Everyone today aims to apply smart industrial solutions that cut down on carbon emissions while enhancing safety. By building one of the world’s smallest hydrogen peroxide plant in Brazil, Solvay has achieved just that.
At Solvay’s Capital Markets Day (CMD) at the end of September 2016, we were able to share our progress towards this vision with the financial markets, and unveil our new objectives for the three years to 2018.
In March this year, a company which employs disabled workers became responsible for the packaging of Rhodiastab®,a product which gives PVC products their durability.
As it completed its round-the-world journey, Solar Impulse 2 is still amazing us with its achievements. But this journey has only been possible thanks to the advanced lightweight materials and solutions onboard.
The Solvay Packaging Purchasing team has implemented a series of initiatives with significant benefits for the Group. The actions reduced our CO2 footprint in the EMEA region by over 3,500 tonnes last year.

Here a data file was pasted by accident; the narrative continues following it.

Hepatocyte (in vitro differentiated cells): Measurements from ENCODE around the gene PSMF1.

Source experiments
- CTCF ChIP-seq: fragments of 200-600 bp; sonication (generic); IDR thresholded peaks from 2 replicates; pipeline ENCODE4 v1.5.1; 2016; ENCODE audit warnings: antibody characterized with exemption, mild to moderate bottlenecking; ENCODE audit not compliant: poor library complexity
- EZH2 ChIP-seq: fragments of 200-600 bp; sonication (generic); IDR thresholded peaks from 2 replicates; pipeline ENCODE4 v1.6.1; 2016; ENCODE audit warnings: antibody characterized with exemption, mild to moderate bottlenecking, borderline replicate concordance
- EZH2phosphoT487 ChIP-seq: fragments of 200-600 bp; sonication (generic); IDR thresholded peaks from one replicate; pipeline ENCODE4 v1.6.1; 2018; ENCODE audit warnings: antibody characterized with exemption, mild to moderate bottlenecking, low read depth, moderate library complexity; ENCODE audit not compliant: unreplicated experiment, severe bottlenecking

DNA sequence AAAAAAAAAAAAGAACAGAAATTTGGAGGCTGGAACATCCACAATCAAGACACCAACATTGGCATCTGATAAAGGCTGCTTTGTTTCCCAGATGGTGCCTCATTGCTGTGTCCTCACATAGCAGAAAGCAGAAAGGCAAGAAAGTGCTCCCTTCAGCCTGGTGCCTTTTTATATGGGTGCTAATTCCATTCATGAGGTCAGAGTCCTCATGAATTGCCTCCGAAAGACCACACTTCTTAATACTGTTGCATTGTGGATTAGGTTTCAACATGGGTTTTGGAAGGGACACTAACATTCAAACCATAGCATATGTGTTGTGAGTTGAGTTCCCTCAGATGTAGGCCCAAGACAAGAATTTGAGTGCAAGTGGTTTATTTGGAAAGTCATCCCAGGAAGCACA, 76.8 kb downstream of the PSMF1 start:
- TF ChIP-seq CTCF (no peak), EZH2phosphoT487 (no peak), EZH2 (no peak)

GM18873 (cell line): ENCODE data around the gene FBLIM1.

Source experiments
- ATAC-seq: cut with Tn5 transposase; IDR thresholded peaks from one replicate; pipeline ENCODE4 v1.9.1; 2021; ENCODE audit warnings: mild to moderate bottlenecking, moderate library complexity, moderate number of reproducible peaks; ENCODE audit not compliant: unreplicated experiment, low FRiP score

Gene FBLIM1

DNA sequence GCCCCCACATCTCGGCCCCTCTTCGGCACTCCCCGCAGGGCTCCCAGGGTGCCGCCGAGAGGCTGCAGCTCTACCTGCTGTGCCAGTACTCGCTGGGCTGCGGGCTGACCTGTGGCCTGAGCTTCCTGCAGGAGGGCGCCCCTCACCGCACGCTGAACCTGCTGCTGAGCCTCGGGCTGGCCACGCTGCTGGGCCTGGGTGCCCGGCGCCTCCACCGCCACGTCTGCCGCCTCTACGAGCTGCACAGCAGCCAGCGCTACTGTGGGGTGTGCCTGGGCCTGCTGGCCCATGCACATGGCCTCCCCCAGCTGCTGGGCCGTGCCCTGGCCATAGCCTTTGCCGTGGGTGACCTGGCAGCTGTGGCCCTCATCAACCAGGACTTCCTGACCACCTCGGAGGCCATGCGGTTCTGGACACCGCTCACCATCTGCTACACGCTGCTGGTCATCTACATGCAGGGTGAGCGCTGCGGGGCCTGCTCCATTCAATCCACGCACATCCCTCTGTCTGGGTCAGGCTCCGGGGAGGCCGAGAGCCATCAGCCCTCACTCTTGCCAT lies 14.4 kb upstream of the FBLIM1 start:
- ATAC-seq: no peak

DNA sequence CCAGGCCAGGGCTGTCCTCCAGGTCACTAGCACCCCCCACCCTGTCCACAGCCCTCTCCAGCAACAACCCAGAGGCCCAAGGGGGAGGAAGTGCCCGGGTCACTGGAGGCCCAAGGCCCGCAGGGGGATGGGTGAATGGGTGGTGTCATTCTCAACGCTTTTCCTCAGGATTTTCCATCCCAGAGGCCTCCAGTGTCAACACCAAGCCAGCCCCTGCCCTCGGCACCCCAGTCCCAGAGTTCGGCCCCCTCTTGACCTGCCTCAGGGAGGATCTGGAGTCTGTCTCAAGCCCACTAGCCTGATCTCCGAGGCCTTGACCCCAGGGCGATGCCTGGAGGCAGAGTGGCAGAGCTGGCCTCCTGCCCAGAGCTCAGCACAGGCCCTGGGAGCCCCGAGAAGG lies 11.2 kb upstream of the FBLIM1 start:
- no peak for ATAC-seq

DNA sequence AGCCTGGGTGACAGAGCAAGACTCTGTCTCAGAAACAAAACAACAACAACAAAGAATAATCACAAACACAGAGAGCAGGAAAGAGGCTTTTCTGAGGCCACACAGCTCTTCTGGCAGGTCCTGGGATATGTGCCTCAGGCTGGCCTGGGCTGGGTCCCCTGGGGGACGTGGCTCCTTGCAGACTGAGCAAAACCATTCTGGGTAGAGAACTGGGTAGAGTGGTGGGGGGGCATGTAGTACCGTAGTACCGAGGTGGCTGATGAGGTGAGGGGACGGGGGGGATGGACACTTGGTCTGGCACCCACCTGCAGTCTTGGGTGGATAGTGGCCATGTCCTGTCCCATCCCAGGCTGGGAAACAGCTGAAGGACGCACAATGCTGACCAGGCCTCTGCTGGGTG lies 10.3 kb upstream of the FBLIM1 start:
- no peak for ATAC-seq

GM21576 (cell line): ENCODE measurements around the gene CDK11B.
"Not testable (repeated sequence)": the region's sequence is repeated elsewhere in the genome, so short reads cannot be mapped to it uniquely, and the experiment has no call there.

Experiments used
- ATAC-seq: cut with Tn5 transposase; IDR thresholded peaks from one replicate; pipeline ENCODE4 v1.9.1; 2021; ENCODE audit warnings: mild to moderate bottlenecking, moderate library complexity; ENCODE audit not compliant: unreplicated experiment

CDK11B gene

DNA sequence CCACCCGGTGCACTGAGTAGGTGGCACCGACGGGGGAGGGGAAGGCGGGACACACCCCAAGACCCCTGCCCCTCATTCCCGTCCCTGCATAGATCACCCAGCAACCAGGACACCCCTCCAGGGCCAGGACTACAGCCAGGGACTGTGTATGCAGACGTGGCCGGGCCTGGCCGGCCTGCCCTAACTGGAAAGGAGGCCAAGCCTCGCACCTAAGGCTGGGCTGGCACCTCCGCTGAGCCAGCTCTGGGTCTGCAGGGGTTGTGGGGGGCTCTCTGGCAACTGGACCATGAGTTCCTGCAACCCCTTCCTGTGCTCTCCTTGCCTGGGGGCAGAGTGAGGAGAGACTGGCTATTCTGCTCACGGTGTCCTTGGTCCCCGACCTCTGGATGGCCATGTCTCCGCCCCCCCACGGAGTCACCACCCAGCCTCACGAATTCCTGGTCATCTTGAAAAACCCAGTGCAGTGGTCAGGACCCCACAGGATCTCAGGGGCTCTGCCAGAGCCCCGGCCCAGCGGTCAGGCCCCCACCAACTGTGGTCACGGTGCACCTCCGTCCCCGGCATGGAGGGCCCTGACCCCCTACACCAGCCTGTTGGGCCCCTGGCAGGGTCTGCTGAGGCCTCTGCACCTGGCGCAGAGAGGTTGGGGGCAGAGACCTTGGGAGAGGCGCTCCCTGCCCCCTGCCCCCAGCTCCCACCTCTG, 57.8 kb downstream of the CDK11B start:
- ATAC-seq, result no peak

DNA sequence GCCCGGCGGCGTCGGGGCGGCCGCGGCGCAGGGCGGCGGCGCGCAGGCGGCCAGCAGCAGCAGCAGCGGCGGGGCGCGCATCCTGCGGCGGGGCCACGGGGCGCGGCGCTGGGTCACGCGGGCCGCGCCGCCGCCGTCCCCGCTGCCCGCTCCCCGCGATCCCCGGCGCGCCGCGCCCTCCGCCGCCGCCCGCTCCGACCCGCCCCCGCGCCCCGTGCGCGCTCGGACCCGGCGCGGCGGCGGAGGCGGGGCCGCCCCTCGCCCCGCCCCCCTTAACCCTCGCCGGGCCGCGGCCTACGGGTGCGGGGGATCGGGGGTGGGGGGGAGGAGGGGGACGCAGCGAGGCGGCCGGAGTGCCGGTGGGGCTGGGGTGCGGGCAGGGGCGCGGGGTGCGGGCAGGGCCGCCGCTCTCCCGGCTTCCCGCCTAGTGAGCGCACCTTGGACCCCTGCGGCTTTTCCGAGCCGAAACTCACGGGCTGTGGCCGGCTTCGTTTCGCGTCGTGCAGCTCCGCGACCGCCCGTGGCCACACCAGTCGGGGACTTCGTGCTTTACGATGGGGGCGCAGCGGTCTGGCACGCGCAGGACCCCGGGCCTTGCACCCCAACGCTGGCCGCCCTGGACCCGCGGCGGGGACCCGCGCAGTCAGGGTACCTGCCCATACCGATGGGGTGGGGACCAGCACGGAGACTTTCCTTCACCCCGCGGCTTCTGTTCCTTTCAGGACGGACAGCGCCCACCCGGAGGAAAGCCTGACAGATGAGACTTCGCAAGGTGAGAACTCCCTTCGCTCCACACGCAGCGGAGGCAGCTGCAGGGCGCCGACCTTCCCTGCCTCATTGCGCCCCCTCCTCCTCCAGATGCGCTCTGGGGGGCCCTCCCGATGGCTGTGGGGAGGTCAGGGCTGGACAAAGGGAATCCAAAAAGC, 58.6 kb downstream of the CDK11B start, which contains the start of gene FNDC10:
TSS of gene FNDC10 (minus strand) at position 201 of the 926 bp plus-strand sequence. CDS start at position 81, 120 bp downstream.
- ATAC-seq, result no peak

Composite materials are growing in popularity thanks to their extremely light weight and high performance qualities. Nowhere are these attributes more necessary than in Solar Impulse 2 as it continues its first round-the-world tour.
Solar Impulse and Solvay’s International Management Seminar (IMS) enable people to explore innovative and daring ways of thinking and to go beyond their own limits.
“Mille usi per mille occasioni” (A thousand uses for a thousand occasions). This is the claim you can read on packs of Solvay sodium bicarbonate found in Italian supermarkets.
Existing supercapacitors have a very poor energy-to-weight ratio. Solving this issue was the main objective of the Energy Caps project.
The need for sustainable mobility is rising rapidly as the world’s population grows and urban living becomes more common. At Solvay we are focusing our research to demonstrate the potential of chemistry for eco-mobility.